Fertilizer - a double-edged sword often misused in an attempt to help sick trees
First: Stay away from stakes, spikes, liquids, soil injections, and trunk injections. Some of those methods of application are “snake oil” and others may work but cause long-lasting damage. Topical granular spreads are still the best bet for most situations.
Second: Most trees do not need fertilization. If there is a true nutrient deficiency present, that means something has gone wrong and applying fertilizer will only be half of the solution.
We often tell our customers the quickest way to know if a tree service really knows about trees and tree health is to see how they propose to help a sick tree. If they try to sell you a fertilizer program, then they very likely don’t know what they are doing and are more than likely looking out for their profit not your tree.
- Our experience and that of many of our more knowledgeable colleagues is that a sick tree has a root problem not a nutrient deficiency.
- The most visibly effective part of most fertilizer programs is the nitrogen in the fertilizer. But most of the research indicate that top growth not root growth is stimulated by nitrogen fertilization. Think about it…
- If nitrogen stimulates more top (leaf) growth, won’t the extra leaves put additional stress on an already stressed root system by requiring more water?
- Nitrogen fertilizer is not recommended for sick or declining trees unless a nutrient deficiency can be positively determined. And then and only then should the deficient nutrient be applied.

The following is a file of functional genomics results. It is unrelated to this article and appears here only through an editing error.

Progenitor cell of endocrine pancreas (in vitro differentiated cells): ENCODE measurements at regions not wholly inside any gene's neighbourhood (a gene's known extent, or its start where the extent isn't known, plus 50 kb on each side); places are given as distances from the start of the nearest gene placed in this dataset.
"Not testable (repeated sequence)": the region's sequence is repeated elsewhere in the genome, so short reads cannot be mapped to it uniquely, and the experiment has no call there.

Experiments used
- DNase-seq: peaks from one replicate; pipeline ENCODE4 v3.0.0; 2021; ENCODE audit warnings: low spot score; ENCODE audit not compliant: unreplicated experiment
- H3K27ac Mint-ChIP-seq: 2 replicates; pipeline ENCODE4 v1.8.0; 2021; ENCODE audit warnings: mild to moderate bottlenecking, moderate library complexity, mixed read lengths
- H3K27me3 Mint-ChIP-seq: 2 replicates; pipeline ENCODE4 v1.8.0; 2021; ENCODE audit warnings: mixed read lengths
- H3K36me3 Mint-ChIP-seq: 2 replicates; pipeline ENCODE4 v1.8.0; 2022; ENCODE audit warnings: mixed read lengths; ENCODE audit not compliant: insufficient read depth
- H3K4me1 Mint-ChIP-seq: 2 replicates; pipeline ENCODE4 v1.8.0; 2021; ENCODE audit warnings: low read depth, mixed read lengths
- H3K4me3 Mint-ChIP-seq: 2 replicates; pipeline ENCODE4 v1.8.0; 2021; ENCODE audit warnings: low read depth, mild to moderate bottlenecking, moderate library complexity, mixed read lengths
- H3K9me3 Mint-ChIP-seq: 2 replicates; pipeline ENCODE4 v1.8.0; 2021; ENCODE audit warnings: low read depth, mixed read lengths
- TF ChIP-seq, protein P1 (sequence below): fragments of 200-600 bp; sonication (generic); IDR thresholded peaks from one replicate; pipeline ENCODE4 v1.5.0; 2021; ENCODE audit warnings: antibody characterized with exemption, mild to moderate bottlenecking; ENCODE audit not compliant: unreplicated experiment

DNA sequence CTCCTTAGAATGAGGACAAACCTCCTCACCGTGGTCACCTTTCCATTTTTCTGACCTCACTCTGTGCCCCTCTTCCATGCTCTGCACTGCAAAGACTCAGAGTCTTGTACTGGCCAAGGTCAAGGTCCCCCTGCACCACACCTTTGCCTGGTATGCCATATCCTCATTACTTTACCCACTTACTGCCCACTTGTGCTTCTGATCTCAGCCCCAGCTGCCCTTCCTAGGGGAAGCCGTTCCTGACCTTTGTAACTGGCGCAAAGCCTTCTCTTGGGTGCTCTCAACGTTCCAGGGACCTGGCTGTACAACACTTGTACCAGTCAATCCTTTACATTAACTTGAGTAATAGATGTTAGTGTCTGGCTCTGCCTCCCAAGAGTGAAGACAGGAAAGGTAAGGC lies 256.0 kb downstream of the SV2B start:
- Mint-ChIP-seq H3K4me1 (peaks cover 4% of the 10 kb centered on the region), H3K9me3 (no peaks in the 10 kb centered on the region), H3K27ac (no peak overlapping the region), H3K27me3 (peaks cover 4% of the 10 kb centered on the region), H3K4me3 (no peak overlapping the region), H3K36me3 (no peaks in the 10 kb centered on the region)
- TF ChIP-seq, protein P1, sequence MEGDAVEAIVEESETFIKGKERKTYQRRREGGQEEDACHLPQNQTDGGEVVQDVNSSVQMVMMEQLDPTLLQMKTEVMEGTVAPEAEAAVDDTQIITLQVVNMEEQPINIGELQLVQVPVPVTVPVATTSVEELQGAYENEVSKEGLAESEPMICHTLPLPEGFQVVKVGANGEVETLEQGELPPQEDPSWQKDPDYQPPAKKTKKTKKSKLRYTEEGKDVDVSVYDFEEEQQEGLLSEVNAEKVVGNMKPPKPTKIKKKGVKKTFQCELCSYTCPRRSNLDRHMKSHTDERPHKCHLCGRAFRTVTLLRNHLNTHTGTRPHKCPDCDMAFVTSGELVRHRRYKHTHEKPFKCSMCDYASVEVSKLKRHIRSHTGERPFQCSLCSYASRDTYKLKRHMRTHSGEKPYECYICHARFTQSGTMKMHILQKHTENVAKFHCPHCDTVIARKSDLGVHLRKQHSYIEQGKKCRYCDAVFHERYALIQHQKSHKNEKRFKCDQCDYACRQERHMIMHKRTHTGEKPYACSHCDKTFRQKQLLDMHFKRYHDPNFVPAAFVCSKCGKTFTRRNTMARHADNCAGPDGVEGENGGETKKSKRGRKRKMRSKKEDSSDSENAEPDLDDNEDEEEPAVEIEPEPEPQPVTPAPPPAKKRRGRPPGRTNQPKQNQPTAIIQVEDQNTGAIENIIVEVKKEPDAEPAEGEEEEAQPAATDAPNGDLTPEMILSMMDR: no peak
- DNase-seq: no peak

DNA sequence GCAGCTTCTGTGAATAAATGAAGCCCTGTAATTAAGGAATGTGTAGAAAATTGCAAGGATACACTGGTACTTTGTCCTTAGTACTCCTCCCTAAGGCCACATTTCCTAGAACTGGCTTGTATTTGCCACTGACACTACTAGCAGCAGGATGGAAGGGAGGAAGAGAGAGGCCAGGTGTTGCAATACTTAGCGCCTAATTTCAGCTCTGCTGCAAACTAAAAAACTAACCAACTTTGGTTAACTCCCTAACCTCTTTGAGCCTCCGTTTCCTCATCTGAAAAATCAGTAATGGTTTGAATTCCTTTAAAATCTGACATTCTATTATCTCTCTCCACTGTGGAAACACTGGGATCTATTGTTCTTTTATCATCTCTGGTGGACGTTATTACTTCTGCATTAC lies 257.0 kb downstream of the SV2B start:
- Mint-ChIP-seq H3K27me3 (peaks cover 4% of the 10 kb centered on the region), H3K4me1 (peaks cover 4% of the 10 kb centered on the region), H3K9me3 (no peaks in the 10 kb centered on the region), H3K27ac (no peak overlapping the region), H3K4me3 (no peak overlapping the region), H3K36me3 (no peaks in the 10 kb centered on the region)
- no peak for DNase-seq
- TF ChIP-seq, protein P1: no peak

- The best method of applying nitrogen fertilizer in the proper amount is to add organic mulch directly over the soil under the canopy of the tree. The mulch, without a weed mat barrier, will gradually break down and release nitrogen at the rate trees require. See our mulching page for more info.
- A soil test may indicate what nutrients are in the soil but will not tell you what nutrients have actually been taken up by the tree. The level of nutrients actually in the tree is an important bit of information. The only method to determine the actual nutrient level in the tree is to obtain a leaf tissue sample and send it to a laboratory set up to perform such a tissue test. Most land grant universities that operate the Extension Service have a laboratory in the soils department that is equipped to perform a leaf tissue analysis.
Palm trees, especially the exotic (non-native) palms, have different fertilizer requirements. For more information on palm nutrition, go to the palm section of this website.